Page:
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When it comes to the athletics program at Eastern Michigan University, Mid-American Conference regular season wins, titles, appearances in MAC tournaments and championships are the most important goals for the respective teams. And no team at Eastern Michigan University has exemplified and attained these goals in the past five years more than the women’s soccer team, led by head coach Scott Hall.
According to the American Lung
Association, “smoking is the number one cause of preventable disease and death
worldwide.” Not only does smoking and tobacco use affect those using it, but
the results from secondhand smoke are just as bad. The American Lung Association
also claims that secondhand smoke causes more than 41,000 deaths each year.
While smoking cigarettes certainly is an unhealthy habit, the idea of banning its use on a public campus infringes upon our rights as individuals. Of course, I’m not denying the health issues associated with smoking or being exposed to second hand smoke, but we cannot ban something that can be avoided in other ways. I think it would be better to require smokers to smoke in designated areas and to be attentive of those around them.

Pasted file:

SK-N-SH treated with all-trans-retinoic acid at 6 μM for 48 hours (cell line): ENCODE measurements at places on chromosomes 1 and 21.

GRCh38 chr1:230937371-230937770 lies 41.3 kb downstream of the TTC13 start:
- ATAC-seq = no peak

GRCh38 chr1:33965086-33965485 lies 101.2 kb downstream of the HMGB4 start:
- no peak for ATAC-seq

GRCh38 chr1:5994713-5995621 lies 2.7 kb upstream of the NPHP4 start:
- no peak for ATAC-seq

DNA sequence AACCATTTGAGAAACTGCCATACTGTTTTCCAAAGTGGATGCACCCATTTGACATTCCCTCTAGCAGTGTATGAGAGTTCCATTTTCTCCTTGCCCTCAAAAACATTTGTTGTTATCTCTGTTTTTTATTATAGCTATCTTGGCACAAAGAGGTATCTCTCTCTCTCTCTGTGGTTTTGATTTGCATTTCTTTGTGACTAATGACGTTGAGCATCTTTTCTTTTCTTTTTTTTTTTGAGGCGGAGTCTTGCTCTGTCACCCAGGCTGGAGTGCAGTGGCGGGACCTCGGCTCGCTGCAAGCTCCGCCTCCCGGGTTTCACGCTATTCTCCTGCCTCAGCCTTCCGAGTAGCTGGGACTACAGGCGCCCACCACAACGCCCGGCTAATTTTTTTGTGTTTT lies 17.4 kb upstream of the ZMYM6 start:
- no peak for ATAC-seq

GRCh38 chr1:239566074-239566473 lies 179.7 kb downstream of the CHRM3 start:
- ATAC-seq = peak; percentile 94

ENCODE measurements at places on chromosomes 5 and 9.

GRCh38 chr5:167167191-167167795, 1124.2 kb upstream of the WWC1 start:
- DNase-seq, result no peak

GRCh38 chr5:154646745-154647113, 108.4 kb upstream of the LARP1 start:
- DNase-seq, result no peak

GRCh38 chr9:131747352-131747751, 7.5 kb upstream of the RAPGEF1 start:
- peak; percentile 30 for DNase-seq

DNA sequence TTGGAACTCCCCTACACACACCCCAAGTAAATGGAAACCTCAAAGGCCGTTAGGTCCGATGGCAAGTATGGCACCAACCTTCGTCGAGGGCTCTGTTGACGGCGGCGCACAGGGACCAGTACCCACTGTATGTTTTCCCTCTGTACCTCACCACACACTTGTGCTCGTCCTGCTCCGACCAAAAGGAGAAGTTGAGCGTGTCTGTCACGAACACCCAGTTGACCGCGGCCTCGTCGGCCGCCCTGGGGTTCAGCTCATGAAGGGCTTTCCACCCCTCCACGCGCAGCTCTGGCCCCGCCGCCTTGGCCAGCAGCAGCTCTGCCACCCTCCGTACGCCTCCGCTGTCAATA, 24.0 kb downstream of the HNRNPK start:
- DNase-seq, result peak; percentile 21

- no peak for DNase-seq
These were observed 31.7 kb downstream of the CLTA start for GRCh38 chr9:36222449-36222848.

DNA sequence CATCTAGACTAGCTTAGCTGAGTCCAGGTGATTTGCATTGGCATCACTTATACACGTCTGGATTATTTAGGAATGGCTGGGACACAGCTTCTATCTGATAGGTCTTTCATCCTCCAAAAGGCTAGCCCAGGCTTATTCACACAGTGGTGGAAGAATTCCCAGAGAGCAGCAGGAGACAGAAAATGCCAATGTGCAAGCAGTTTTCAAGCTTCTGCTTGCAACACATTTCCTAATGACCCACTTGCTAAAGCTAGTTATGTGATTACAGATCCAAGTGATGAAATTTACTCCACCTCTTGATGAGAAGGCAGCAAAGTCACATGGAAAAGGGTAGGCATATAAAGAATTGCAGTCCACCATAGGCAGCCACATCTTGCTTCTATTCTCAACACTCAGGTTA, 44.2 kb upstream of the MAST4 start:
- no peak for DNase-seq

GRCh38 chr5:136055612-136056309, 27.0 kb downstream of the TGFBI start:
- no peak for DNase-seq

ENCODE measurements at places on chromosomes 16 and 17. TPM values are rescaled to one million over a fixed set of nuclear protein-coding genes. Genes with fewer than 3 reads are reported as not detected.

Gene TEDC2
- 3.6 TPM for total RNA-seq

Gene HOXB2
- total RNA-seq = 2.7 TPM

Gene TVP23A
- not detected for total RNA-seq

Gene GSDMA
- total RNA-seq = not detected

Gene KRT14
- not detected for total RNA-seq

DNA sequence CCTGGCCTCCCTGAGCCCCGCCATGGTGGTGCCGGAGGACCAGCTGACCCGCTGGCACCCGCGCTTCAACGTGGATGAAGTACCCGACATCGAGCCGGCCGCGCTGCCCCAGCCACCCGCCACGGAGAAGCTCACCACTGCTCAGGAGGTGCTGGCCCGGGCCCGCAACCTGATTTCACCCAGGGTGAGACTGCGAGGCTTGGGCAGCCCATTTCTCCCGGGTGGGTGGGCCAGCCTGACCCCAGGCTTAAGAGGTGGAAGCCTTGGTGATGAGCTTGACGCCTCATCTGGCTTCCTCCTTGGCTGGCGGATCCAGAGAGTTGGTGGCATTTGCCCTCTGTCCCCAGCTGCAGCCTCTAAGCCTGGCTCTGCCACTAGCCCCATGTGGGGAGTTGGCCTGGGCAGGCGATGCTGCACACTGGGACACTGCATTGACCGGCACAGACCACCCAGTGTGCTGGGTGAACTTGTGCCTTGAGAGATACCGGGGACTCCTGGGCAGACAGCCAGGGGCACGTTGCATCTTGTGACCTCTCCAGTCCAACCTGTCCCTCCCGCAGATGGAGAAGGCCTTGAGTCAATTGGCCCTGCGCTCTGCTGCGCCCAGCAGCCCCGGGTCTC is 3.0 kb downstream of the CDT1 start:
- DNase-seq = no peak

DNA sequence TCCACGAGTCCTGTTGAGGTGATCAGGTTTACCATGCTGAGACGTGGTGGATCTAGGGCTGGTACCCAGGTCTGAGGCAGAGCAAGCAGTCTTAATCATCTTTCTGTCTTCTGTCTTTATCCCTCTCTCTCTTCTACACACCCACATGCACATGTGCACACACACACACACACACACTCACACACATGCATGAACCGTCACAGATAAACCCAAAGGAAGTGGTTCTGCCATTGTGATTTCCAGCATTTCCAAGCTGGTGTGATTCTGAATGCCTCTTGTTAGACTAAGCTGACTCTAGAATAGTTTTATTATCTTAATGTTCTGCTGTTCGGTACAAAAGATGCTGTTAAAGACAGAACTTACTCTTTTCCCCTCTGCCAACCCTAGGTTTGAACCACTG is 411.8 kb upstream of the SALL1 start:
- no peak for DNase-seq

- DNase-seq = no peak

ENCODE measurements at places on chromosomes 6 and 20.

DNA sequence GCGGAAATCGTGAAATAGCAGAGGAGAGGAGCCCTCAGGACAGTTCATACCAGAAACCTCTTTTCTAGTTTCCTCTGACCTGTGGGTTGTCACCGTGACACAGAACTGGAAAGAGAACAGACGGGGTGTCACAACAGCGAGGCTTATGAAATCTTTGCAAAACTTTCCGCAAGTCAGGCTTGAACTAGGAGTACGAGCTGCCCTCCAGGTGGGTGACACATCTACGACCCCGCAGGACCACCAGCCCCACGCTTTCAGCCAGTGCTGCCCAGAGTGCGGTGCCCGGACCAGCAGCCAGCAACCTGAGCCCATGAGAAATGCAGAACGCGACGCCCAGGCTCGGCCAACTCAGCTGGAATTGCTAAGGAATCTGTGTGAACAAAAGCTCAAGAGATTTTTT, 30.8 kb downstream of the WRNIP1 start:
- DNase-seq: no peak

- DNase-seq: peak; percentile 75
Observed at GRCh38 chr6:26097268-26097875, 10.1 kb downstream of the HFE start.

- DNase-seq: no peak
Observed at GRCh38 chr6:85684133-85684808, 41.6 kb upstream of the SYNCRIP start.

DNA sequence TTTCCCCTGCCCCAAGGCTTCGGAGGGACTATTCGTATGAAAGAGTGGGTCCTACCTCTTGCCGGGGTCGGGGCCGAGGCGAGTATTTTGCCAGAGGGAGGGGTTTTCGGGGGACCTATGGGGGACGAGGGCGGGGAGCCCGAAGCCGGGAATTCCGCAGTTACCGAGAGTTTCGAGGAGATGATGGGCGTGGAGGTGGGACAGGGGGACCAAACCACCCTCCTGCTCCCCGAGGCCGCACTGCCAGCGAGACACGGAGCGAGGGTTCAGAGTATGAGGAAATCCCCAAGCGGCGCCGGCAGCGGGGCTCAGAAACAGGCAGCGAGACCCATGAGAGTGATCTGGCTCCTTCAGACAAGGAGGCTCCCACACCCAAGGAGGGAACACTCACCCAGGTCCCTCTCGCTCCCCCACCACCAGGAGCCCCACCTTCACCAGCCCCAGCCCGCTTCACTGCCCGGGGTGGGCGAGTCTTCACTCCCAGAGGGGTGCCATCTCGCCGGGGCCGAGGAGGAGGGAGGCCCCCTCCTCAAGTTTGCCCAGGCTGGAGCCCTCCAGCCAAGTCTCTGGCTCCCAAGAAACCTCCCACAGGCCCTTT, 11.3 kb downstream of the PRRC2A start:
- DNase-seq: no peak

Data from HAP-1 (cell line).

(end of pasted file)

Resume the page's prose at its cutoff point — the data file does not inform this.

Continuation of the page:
The other week I was scrolling through social media when I came across a page a friend of mine had liked. It was commenting on the Girl Scouts’ inclusion of transgender girls. Upon looking further into it, I was struck by a statement by the American Family Association in their petition asking the Girl Scouts “to restrict its membership to ‘biological girls’,” according to CNN’s website. It read: “Boys in skirts, boys in make-up and boys in tents will become a part of the program. This change will put young innocent girls at risk.” Statements like this are not just misinformed about what it means to be transgender, but they are also constructed in a misguided way that very intentionally perpetuates prejudice and fear of what is “other.”
The TV and movies we watch, the games we play and the music we listen to form a big part of our identity. “Geek culture,” which has become the popular culture of this decade, is a cultural identity entirely based on what media you consume. Dating websites use your favorite music and movies as a means to match you with other people. Essentially, you are what media you consume and that media can influence your behavior and self-image.